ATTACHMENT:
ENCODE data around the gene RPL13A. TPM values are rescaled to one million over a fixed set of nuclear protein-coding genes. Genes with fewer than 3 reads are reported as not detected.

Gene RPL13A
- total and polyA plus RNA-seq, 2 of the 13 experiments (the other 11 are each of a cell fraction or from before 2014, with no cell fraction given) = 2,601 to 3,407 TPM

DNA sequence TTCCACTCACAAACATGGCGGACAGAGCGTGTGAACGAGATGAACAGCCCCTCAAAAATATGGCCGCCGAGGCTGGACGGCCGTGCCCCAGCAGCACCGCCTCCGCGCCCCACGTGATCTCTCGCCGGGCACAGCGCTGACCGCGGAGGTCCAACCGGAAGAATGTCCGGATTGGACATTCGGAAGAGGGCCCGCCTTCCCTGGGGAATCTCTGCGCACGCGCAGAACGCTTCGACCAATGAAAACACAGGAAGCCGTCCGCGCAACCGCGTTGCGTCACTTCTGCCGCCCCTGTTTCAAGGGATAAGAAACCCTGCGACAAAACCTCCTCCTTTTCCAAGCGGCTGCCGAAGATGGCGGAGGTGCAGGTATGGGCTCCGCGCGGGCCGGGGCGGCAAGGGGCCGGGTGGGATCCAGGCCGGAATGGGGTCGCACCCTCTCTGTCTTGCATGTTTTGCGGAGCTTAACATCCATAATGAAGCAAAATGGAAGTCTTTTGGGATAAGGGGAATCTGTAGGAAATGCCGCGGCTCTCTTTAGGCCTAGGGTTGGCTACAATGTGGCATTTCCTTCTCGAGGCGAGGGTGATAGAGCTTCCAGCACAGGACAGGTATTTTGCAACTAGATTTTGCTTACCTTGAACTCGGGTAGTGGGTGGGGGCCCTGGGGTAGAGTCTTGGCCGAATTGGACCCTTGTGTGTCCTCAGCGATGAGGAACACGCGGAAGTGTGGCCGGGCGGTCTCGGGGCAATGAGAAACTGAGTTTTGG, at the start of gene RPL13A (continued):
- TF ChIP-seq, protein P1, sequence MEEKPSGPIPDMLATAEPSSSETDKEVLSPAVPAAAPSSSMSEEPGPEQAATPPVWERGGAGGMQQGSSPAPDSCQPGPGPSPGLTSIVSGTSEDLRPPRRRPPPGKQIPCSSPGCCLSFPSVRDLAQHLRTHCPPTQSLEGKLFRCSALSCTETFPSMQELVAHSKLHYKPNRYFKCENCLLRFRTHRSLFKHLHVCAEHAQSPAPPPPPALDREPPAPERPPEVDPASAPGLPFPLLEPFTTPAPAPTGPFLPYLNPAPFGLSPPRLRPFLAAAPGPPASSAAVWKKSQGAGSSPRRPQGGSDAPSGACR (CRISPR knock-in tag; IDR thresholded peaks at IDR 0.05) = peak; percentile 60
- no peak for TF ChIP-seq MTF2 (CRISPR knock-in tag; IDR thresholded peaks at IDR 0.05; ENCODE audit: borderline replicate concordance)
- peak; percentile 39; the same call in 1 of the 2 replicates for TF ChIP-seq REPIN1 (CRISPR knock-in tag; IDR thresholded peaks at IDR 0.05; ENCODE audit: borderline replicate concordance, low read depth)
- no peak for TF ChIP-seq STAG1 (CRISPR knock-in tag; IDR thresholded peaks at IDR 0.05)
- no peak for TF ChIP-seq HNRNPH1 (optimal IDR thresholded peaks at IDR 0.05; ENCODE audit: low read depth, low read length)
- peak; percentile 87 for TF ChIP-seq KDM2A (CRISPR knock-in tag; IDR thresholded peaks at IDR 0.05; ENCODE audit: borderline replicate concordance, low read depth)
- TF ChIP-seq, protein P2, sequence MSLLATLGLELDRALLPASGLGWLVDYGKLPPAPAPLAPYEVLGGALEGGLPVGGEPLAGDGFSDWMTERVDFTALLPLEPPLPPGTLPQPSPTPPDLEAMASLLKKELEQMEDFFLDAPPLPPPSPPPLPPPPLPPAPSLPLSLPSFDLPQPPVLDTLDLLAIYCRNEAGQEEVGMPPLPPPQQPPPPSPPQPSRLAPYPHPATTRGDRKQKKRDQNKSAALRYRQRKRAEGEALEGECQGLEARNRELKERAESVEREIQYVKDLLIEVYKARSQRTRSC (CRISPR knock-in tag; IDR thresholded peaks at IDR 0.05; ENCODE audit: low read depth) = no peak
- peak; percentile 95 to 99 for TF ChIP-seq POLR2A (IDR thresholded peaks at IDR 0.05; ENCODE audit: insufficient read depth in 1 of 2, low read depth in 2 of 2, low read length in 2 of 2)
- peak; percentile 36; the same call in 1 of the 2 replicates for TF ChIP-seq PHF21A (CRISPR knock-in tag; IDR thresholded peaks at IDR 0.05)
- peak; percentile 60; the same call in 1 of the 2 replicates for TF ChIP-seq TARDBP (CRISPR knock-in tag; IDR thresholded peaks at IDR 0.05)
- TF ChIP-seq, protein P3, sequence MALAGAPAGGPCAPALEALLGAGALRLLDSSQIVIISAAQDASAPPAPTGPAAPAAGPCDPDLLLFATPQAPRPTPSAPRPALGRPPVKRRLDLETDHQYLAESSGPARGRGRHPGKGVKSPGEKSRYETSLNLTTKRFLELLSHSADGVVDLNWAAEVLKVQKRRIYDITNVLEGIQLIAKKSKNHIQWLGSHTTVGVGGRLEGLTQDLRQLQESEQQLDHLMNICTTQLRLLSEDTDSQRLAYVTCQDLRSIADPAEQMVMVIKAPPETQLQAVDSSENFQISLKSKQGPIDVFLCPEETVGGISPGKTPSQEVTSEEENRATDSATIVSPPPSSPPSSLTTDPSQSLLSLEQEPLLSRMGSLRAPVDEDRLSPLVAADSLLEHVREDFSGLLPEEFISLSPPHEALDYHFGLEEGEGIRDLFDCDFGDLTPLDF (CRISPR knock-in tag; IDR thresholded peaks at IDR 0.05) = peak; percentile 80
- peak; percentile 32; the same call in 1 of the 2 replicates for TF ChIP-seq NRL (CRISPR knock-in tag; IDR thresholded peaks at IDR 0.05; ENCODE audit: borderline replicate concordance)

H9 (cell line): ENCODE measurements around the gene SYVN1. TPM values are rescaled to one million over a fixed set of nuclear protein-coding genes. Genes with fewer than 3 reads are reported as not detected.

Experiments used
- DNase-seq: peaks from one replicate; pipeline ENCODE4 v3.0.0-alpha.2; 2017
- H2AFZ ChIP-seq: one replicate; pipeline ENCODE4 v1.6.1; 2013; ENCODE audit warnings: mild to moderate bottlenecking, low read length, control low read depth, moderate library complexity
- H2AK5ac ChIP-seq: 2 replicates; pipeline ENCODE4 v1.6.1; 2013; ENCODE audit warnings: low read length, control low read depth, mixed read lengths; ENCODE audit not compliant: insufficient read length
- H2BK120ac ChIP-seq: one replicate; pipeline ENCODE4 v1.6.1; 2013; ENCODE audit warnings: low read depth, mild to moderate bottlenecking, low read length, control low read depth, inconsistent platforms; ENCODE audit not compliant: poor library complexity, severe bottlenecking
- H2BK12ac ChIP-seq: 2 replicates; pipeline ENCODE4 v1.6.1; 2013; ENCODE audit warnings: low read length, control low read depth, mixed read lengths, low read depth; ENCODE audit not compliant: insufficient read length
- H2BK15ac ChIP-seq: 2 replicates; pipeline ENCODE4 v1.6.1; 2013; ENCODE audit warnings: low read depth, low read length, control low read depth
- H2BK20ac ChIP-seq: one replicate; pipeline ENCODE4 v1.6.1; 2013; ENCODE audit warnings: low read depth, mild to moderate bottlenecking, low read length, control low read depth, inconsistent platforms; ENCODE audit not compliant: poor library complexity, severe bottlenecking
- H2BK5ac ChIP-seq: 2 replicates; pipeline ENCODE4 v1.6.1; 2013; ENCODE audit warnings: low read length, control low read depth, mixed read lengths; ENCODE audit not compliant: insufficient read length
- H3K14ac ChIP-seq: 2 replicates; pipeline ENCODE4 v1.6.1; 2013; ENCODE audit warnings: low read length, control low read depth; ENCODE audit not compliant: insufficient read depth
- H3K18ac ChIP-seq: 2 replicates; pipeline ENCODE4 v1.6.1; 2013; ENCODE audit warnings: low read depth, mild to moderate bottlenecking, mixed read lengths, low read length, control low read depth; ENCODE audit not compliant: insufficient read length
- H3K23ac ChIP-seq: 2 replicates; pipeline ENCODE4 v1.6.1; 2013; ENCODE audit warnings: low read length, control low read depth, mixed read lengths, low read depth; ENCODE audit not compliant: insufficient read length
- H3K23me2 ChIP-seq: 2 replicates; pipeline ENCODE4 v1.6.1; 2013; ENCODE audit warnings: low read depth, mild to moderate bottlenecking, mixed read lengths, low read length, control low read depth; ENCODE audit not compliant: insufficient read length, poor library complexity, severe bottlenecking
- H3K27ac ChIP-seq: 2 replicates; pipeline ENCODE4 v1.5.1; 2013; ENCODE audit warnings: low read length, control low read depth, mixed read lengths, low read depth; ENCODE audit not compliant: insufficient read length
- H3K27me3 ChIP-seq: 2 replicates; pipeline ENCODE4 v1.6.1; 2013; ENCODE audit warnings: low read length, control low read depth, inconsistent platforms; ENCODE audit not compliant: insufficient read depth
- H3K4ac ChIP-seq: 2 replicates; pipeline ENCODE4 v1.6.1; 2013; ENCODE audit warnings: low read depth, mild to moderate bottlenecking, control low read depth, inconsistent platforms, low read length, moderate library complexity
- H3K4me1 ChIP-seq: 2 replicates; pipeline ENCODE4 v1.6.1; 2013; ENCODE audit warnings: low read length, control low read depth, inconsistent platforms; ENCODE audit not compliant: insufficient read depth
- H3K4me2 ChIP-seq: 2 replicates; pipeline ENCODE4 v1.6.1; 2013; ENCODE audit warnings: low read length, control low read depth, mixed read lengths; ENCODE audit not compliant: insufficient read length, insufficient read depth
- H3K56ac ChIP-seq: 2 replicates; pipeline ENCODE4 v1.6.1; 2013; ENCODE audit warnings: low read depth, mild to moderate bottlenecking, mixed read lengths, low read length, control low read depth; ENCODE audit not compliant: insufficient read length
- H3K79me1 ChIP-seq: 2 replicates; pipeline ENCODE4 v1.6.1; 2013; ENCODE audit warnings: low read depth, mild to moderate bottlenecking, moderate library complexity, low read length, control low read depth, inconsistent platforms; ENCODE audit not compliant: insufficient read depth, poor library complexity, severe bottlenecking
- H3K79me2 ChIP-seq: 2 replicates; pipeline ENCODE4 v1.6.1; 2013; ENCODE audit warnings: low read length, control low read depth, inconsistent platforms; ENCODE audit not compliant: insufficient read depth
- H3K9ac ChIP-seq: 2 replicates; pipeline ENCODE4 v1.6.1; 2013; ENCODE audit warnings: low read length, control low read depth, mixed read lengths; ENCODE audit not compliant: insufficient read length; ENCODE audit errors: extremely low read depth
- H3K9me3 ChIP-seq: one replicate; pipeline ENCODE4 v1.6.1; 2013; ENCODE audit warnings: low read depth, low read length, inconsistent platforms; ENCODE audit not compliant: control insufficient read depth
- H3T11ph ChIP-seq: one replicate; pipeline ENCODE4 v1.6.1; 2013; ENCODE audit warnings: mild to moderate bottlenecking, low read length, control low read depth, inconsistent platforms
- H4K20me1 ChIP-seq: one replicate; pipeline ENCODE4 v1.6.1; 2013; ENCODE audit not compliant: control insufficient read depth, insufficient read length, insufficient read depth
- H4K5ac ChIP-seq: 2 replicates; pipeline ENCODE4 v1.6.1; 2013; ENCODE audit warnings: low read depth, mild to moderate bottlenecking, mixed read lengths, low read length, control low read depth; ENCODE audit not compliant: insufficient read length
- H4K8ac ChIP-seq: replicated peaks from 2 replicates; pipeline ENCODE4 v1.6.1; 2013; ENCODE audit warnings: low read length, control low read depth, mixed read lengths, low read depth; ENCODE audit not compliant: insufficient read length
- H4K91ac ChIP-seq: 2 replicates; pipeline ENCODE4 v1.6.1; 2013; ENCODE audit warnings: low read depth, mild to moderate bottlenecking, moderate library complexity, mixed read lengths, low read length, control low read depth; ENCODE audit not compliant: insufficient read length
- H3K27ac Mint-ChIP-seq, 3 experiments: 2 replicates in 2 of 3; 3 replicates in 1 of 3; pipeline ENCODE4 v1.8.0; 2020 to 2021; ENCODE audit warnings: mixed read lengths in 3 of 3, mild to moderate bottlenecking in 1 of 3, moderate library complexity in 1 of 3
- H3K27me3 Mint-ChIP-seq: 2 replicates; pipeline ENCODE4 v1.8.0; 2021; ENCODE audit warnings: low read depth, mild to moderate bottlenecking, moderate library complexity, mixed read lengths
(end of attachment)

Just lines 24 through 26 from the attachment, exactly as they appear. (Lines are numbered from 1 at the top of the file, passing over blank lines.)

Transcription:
- H2BK15ac ChIP-seq: 2 replicates; pipeline ENCODE4 v1.6.1; 2013; ENCODE audit warnings: low read depth, low read length, control low read depth
- H2BK20ac ChIP-seq: one replicate; pipeline ENCODE4 v1.6.1; 2013; ENCODE audit warnings: low read depth, mild to moderate bottlenecking, low read length, control low read depth, inconsistent platforms; ENCODE audit not compliant: poor library complexity, severe bottlenecking
- H2BK5ac ChIP-seq: 2 replicates; pipeline ENCODE4 v1.6.1; 2013; ENCODE audit warnings: low read length, control low read depth, mixed read lengths; ENCODE audit not compliant: insufficient read length